I said: "... and deduced it was^, like so much of Trek, Conning Tower." ^ of naval origin
I forgot the key phrase
Now, does anyone know how "Conning Tower" got its name?
Etymology: < conning n.2 + tower n.
a. The pilot-house of a war-ship, esp. the shot-proof pilot-house of an iron-clad. Similarly conning-shield n.
1870 Daily News 31 Aug. 2 A ‘conning’ tower is likewise being constructed of thick armour-plating, from which the officer in charge of the vessel will issue his orders during the time the ship is under fire.
1881 J. H. Johnson Specif. Patent 655, The ship‥has in addition to the turrets, what I term a conning shield or observation turret.
1884 E. J. Reed in Contemp. Rev. Nov. 623 [Other shells] pierced the conning tower and blew to pieces the admiral commanding.
b. A superstructure on a submarine in which the periscope is mounted and from which steering, firing, etc., are directed when the submarine is on or near the surface.
1886 Graphic 17 Apr. 410/3 A New Submarine Vessel.‥ A conning tower is placed on the top of the vessel, in the sides of which are ports which enable the steersman to see in every direction, and which is covered by a strong watertight scuttle for access to the interior of the boat.
1902 A. Lang Disentanglers 406 Periscope not necessary with conning-tower out of water.
1915 W. E. Dommett Submarine Vessels iv. 42 All hatches are closed and water admitted to the tanks until the deck, which is just below the base of the conning-tower, is at the level of the water.
1955 Times 20 June 4/6 Last week your Correspondent saw some of the demonstrations from the conning tower and through the periscope of the submarine Tapir.
From earlier cond, from Middle English conduen, from Old French conduire, from Latin condūcere, present active infinitive of condūcō (“draw together; conduct”).
con (third-person singular simple present cons, present participle conning, simple past and past participle conned)
Unfortunately, there are some readers (for whatever reason) who have trouble with names from a wider variety of sources, as Stephen Palmer has discovered; he has recorded his experiences in this Chrons thread: http://www.sffchronicles.co.uk/forum/530601-page-99-a.html.SF writers have mostly stopped giving their characters the same set of Anglo-Saxon/Germanic names everyone in the Golden Age stuff had....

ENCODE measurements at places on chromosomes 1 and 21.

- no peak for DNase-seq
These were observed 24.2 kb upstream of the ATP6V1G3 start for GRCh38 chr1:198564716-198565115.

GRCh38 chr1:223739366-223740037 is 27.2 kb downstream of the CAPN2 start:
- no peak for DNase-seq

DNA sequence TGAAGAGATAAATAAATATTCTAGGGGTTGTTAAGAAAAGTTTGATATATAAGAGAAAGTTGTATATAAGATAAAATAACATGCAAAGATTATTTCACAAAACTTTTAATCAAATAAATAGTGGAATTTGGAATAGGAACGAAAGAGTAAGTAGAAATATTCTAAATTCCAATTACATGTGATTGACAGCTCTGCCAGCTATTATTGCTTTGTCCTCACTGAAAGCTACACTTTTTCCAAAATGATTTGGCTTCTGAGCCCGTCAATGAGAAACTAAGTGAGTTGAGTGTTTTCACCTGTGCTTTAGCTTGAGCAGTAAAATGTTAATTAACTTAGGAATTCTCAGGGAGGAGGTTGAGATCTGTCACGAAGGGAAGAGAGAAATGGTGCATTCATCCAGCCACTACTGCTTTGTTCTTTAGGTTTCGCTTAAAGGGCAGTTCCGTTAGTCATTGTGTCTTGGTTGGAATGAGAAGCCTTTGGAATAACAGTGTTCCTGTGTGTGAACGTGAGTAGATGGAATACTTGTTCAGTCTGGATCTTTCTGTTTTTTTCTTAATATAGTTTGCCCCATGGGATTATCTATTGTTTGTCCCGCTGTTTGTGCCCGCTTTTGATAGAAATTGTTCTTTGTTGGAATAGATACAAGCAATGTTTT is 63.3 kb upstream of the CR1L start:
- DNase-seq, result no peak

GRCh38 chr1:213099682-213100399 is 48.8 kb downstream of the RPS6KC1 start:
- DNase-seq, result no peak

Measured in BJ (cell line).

On the bridge of a ship, you have an Officer of the Deck whom represents the Commanding Officer on the bridge and has the responsibility for the ship. Under the OOD you will often have a Conning Officer (Conn). The Conn is responsible for the safe navigation of the vessel and issues orders to the helmsman; the Conn is the only person that should issue orders to the helm. During a watch changeover you will hear the exiting officer announce that the incoming officer now how has the Conn so that everyone will know who has control of the ship.Hi,
Its true, a sci-fi fan since 1972 and I'm uncertain what should be said when the average starship 'Captain' hands control over to the 'First Officer'.
Is it con or com (and if so what does it mean) or, is it something else?
"There 'are' stupid questions."
All of which assumes that by the time we have manned spaceships out there, people on board will use 400-year old nautical jargon. I would find this a rather jarring archaism in a contemporary SF story, unless there's a reason in terms of plot or storytelling style.
I once had the opportunity, at the University of Florida library, to read a 1902 English version of Le Morte D'Arthur.There will be minor changes as the language evolves, but that may well be it.
Why is that Jayaprakash Satyamurthy? I know this is a ten-year-old thread and I just got here because I wanted to know the origin of "con" myself, but I'm curious why you would think that 400 years in the future man wouldn't be using nautical terms in space? Who's to say that an empty cargo ship going from a drop point to a pickup point isn't "deadheading" - a term truckers use for running with an empty trailer and not much of a nautical term (although I could be wrong there)? I'm truly curious if after ten years you've changed your view or if you are still holding fast to your view on the matter."I've always found the default use of nautical terms in spacefaring SF tales troublesome."
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